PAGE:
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Home > Books & Reviews > Mini-Reviews: Books for Children Search

Books for Children

Here are some some mini-reviews of books that would be appropriate for young Pagan children. These books are not necessarily Pagan, but they present a world view that seems suitable for young Pagan children in the opinion of their reviewers.

Books Reviewed:

And Still the Turtle Watched
by Sheila MacGill-Callahan; Barry Moser, Illustrator
ISBN: 0613005120
(Click on the ISBN to view and/or buy this book on
This book is appropriate for all ages and sumptuously illustrated. A native American in pre-contact America is inspired to carve a turtle totem in a rock overlooking what would later be called the Hudson River. This touching book follows the carving through history, as old ways are forgotten and the native peoples are driven from the area. The ending is a bittersweet happy one, and may provoke "but why?" questions from sensitive children. Despite this, I still think this is a good book because of the message of patience, beauty, and forgiveness that is communicated by the simple and straight-forward writing. -- reviewed by DANAUSL

Harold and the Purple Crayon
by Crockett Johnson; Crockett Johnson, Illustrator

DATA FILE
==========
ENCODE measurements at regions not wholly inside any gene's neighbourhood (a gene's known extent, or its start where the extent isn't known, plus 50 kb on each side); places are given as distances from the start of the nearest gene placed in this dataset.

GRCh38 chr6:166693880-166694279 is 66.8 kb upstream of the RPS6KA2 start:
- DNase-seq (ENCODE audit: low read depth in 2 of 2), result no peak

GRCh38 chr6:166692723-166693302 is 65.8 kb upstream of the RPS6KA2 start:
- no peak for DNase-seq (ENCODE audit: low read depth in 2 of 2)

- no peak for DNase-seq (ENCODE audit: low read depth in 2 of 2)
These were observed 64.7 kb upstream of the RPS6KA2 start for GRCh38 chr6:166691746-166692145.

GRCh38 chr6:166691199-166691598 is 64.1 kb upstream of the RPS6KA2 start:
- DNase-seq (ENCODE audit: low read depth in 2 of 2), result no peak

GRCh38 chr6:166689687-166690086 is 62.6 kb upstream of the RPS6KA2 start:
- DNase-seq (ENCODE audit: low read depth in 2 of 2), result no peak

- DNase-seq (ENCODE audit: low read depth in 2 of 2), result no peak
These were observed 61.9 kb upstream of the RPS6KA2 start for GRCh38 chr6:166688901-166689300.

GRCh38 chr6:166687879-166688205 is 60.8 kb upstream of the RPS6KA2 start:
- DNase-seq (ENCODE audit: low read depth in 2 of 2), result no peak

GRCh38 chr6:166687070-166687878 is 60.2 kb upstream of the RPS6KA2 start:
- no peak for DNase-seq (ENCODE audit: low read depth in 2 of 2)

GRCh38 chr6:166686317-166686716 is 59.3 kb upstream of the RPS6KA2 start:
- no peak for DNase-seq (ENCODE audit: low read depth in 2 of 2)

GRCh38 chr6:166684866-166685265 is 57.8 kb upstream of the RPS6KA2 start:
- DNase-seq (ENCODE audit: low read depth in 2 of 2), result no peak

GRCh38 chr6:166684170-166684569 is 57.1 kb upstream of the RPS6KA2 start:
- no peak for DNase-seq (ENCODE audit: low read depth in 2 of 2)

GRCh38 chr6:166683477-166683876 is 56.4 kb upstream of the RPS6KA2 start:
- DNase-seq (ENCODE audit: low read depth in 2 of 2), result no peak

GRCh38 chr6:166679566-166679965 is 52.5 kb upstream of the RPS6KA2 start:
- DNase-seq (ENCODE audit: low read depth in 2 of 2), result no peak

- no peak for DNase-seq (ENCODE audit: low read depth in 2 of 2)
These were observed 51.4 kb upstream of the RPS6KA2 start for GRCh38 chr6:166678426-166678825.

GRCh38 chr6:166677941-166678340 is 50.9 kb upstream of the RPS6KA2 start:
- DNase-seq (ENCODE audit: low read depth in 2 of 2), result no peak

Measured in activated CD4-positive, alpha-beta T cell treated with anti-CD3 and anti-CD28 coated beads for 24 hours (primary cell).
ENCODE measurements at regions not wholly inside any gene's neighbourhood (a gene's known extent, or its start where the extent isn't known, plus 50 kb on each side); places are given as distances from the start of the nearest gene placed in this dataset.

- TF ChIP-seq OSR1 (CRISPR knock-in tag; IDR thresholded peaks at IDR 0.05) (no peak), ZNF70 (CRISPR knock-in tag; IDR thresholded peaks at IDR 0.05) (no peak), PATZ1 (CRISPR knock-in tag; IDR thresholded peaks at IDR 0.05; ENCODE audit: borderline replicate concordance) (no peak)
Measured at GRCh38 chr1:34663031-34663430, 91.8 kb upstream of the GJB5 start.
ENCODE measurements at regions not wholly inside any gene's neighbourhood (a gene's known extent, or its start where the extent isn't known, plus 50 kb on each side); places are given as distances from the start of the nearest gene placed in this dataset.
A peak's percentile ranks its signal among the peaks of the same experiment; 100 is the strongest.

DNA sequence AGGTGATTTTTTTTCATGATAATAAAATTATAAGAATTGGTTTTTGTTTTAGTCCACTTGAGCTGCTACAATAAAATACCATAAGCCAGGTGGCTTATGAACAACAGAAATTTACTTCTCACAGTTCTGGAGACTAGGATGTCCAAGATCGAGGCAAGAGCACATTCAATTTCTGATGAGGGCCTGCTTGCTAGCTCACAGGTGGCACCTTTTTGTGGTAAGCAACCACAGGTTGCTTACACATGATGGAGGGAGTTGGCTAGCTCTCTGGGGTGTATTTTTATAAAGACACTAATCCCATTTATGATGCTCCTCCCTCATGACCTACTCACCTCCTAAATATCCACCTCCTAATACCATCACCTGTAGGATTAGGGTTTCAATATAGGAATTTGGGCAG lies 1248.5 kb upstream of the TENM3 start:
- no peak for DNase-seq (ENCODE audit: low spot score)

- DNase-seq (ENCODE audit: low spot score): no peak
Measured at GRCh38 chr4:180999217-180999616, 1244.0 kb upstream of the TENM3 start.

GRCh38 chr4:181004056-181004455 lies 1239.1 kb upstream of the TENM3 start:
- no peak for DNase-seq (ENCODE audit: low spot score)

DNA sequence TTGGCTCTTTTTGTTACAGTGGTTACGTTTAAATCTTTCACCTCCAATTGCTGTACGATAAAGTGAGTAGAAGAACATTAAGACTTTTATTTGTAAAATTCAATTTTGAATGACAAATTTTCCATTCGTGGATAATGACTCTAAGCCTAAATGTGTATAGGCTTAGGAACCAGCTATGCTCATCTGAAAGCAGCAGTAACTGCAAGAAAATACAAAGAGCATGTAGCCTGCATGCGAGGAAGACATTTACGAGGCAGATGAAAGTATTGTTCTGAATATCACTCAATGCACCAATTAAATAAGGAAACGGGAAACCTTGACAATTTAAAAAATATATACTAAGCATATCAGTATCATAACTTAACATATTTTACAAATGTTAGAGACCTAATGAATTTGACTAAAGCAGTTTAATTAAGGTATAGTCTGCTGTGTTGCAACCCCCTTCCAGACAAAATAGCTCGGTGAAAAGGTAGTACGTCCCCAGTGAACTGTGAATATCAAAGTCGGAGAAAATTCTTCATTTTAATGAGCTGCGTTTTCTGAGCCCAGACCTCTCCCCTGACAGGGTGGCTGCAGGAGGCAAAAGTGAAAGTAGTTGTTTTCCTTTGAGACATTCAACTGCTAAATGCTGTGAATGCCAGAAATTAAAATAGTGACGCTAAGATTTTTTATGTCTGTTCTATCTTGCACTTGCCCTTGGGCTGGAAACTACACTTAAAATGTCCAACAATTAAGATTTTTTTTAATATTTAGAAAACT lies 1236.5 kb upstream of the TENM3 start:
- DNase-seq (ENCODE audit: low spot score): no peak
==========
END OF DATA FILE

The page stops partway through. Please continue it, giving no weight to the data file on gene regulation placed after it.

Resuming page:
ISBN: 0064430227
(Click on the ISBN to view and/or buy this book on
Originally published in 1955, this marvelous little book has stood up to the passage of time, and has warped many a fine young mind, including mine.

Harold, a little boy with no parents in sight, decides he wants to take a walk by moonlight. However, there is no moon. Harold takes his purple crayon and draws a moon, and off he goes on a series of adventures, all through the power of his purple crayon. This book teaches the values of imagination and creativity, and that with those two tools there is no limit as to where a child can go. -- reviewed by DANAUSL

by Antonia Barber; P.J. Lynch, Illustrator
ISBN: 156402976X
(Click on the ISBN to view and/or buy this book on
The perfect gift for a cat-loving child, especially one who loves ginger tabbies. A wise woman gives a farmer and his wife a cat, Catkin, whose task is to protect their new born daughter. The cat, a magically small beastie who will fit into the palm of a hand, is faithful to his task. Faithful until the day he is distracted into chasing a butterfly as the daughter naps in the forest. While Catkin is chasing the butterfly, the faerie folk come and exchange the daughter for a changeling child. Catkin, filled with guilt, goes in pursuit of the Faerie folk to free the daughter.

Beautifully illustrated with full color paintings, Celtic style borders and reverse-type pull quotes. The faerie folk are depicted in a manner that describes the Sidhe, in all their beauty, distance and sadness. The resolution of the problem is a compromise, with all parties almost satisfied. The writing is a little advanced for a very young child, but this would be a wonderful read-aloud book. -- reviewed by DANAUSL

The Mary Poppins Series
by P.L. Travers
Mary Poppins
  ISBN: 0152017178
Mary Poppins Comes Back
Mary Poppins in the Park
Mary Poppins Opens the Door
(Click on the ISBN to view and/or buy one of these books on